Sunday 22 November 2020

Fauci says Canada 'getting into trouble' as COVID-19 cases surge worldwide

CBC News has the story. Despite two seemingly effective COVID-19 vaccine candidates, Dr. Anthony Fauci, the director of the USA National Institute for Allergy and Infectious Diseases, tells CBC News it's not yet time to celebrate.

Canada is certainly having some kind of a second wave of the Coronavirus Covid-19 pandemic. 

Beware of the transmission of Coronavirus COVID-19. COVID-19 spreads from an infected person to others through respiratory droplets and aerosols created when an infected person coughs, sneezes, sings, shouts, or talks. The droplets vary in size from large droplets that fall to the ground rapidly (within seconds or minutes) near the infected person, to smaller droplets, sometimes called aerosols, which linger in the air under some circumstances.

Much is not yet known about this virus. The relative infectiousness of droplets of different sizes is not clear. Infectious droplets or aerosols may come into direct contact with the mucous membranes of another person's nose, mouth or eyes, or they may be inhaled into their nose, mouth, airways and lungs. The virus may also spread when a person touches another person (i.e., a handshake) or a surface or an object (also referred to as a fomite) that has the virus on it, and then touches their mouth, nose or eyes with unwashed hands.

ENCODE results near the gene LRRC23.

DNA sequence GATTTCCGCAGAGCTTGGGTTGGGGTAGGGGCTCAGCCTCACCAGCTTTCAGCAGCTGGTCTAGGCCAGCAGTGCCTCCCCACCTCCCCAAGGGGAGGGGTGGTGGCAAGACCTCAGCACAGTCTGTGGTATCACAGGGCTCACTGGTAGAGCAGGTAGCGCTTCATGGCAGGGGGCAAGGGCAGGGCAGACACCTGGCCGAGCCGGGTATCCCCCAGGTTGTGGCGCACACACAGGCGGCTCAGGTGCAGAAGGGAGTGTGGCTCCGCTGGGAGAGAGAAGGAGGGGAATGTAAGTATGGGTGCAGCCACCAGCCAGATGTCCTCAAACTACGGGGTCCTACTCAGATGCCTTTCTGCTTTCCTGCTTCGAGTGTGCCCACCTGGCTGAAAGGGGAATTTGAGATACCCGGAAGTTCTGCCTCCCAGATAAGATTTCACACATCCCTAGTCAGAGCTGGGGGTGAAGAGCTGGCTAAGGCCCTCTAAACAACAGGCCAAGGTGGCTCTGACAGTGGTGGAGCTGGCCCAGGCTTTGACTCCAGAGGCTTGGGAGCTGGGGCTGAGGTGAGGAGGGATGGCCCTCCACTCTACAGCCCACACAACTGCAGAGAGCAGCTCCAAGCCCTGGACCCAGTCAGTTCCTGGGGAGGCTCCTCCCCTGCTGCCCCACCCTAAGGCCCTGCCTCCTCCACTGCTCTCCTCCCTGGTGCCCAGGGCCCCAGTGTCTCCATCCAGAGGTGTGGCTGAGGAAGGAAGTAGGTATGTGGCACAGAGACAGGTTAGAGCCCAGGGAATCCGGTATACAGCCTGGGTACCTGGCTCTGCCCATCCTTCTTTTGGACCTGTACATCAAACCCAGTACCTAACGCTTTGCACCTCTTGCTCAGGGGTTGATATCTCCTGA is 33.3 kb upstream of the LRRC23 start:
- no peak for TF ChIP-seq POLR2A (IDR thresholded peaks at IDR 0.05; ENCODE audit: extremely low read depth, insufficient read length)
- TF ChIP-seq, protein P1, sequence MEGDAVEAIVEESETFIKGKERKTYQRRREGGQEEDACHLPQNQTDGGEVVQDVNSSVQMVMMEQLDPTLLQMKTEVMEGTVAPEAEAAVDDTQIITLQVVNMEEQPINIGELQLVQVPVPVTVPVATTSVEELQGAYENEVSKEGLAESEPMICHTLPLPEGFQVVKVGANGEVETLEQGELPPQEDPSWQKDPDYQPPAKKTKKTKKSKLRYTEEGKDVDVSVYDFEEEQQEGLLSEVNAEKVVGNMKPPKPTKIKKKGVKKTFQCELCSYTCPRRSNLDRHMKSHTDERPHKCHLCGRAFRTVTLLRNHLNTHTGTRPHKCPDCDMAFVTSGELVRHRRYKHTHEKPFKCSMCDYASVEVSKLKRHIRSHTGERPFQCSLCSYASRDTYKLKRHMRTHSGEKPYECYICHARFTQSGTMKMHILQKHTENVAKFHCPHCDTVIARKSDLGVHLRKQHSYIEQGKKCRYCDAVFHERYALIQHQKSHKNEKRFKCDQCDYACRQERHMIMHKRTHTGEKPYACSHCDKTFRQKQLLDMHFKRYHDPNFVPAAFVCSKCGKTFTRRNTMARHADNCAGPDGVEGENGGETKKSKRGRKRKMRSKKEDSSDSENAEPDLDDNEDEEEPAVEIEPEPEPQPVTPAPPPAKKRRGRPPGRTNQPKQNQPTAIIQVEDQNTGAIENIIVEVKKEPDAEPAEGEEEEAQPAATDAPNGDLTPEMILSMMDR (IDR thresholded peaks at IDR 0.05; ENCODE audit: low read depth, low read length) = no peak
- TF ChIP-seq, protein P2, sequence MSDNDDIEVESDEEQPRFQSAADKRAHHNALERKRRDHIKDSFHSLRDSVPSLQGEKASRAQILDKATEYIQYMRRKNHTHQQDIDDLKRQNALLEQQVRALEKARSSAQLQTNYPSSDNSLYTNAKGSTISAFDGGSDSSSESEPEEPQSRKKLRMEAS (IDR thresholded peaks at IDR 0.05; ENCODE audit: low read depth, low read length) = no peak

It is important to follow public health measures. The spread of the virus should be reduced. People should continue to think ahead about the actions that they can take to stay healthy and prevent the spread of Coronavirus COVID-19. Measures to reduce COVID-19 in your community are especially important as some areas begin to lift restrictions.

Here are some ways to help reduce the spread of the virus:

Avoid closed spaces, crowded places, close contact settings and close-range conversation or settings where there's:
  • singing
  • shouting
  • heavy breathing (for example, during exercise)
Wear a non-medical mask or face covering when you’re in:
  • public and you might come into close contact with others
  • shared indoor spaces with people from outside your immediate household
Stay home and away from others if you feel sick.
Keep the number of people you have prolonged contact with as small as possible.
Stick to a small and consistent social circle and avoid gathering in large groups.
Talk to your employer about working at home if possible.
Limit contact with those at risk of more severe illness, such as:
  • older adults
  • those with underlying medical conditions
  • those with compromised immune systems
Go outside to exercise.
Maintain a physical distance of 2 metres from people outside of your household.
  • Household contacts (people you live with) don't need to distance from each other unless they're sick or have travelled in the last 14 days.

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